Well, my cynical padawan, you would be wrong. In fact, Shin Megami Tensei seems to go out of its way to light most JRPG tropes on fire while simultaneously pelting them with balloons filled with Kerosene. Yes, the combat is turned based, yes the central characters are young adults, and yes you're still saving the world (even though WRPGs make you do that too *ahem*). Everything else was burned away with the Kerosene. And this wasn’t an accident either. The team designed this series to be the exact opposite of what JRPG’s were doing at the time. It accomplished this in many ways, but the most notable was it use of a modern setting (the city of Tokyo in this case), mature themes such as genocide, deicide, war and religion, and its inclusion of branching story paths and factions. As you progress through the games, you are forced to make a series of choices that will either align you on the side of Law (God and his angels…literally), Chaos (Lucifer and his demons…again literally) or you could remain neutral and not join either side, and the story would play out accordingly.
Today, this is a common feature in most RPG’s. But back in the early nineties this was almost unheard of. Especially for a console RPG. What’s more, both Law and Chaos factions are presented as morally ambiguous. With both sides believing they are right and the other side is wrong, while in actuality neither side is wholly good, nor wholly evil. It largely depends on your point of view. For example, In Shin Megami Tensei II if you join the Chaos faction, Lucifer will join your party against God, but not for the reasons you might think. In the story, the character of God is portrayed as despot who wants to “cleanse” existence so that he can bring about a Utopia for his chosen people. Lucifer rejects this Dogma, feeling that both man and demon kind should have the ability to make their own choices and mistakes, and not be subjugated to the whims of someone he perceives as a tyrant. This is just one example as to how the story in Shin Megami Tensei II can play out. In this way, Shin Megami Tensei is doing something that even Western developed RPGs fail to do at times. Actually Role Play.
The series also differs from other JRPGs of its time in one other respect. Namely, you don’t have to kill the normal enemies. You can talk to almost any enemy in the game and convinced them to join your party. In fact, you need to do this to fill out your ranks. However, every enemy you recruit can only level up so much. And eventually, you’ll need to fuse two (or sometimes more) of them together to get even stronger demons.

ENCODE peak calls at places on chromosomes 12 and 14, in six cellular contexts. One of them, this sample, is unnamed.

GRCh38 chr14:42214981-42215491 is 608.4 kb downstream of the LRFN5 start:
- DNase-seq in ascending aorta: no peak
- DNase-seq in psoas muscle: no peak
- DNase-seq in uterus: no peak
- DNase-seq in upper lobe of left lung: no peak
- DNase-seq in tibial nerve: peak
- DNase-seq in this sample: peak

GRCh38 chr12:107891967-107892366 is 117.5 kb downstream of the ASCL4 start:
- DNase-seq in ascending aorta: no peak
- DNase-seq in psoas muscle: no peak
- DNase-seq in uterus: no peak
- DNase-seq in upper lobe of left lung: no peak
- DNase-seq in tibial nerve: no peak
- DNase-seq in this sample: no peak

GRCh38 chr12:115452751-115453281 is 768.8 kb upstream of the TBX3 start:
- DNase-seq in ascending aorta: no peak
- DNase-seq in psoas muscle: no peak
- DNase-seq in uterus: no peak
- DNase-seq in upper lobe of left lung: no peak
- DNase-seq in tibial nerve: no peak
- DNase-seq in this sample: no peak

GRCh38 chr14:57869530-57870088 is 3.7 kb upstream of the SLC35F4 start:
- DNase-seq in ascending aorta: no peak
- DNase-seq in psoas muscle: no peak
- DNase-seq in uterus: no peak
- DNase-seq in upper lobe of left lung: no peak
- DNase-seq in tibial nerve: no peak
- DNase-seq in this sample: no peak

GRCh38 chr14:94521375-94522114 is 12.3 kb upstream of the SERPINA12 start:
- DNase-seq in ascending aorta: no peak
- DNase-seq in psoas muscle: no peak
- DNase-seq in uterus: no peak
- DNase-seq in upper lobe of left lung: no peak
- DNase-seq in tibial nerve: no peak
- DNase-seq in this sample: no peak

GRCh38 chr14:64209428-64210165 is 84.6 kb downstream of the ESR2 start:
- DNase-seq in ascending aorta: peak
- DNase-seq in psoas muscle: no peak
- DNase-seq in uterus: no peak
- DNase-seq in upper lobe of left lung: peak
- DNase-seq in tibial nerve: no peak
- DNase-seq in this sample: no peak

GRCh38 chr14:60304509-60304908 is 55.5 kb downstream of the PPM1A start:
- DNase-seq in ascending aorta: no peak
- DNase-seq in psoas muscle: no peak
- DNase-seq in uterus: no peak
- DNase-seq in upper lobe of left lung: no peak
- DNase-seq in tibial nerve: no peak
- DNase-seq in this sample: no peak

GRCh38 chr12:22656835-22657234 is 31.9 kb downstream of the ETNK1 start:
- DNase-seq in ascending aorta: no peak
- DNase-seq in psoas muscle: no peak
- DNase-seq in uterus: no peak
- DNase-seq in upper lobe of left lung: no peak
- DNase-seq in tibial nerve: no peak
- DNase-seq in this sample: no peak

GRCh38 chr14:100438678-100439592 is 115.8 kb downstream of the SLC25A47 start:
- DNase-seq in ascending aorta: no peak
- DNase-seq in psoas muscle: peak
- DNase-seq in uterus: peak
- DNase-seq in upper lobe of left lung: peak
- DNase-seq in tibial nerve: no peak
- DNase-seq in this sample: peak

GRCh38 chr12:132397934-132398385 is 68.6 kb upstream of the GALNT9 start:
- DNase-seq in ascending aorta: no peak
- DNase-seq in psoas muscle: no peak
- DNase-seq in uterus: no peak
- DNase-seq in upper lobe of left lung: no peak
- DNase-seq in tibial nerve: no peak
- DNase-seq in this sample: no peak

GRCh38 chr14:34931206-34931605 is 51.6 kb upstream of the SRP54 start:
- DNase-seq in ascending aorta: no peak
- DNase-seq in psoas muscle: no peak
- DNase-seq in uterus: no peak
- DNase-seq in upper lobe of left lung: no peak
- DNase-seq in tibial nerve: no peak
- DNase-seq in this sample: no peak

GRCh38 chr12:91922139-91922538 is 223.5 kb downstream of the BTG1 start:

Doesn’t this mechanic of recruiting monsters to fight for you and changing them into more powerful forms sound a bit familiar? Well it should. Dear reader, it’s no secret that there is an unfathomable amount of games out there that have a similar mechanic. I mean, where do you think Pokémon got the idea from? But Pokemon isn’t the only game that was inspired by it. Another game that was heavily influenced by Shin Megami Tensei’s mechanics was Toby Fox’s excellent Undertale. Which borrowed the series’ choice structure of Law, Neutral, and Chaos. Fox has also admitted that the conversation system of Shin Megami Tensei heavily influenced Undertale’s own. And then there are all of the Shin Megami Tensei spin-off franchises that I don’t want to talk about right now. The point is that the series impact on the industry cannot be overstated. It’s considered the third most important Japanese RPG franchise for reason.
where do you think Pokémon got the idea from?
Shin Megami Tensei is amazing on almost every level. And it baffles the hell out of me that not many people have actually heard of it. Sure it’s different, and sure sometimes it doesn’t look that visually impressive. But I think that that’s part of its charm. It doesn’t need hyper realistic graphics to get its point across *glares at Square Enix*, it lets the gameplay and story do that for it. If you get the chance to play any of the main games from this series then I highly recommend you do so. You'll thank me later.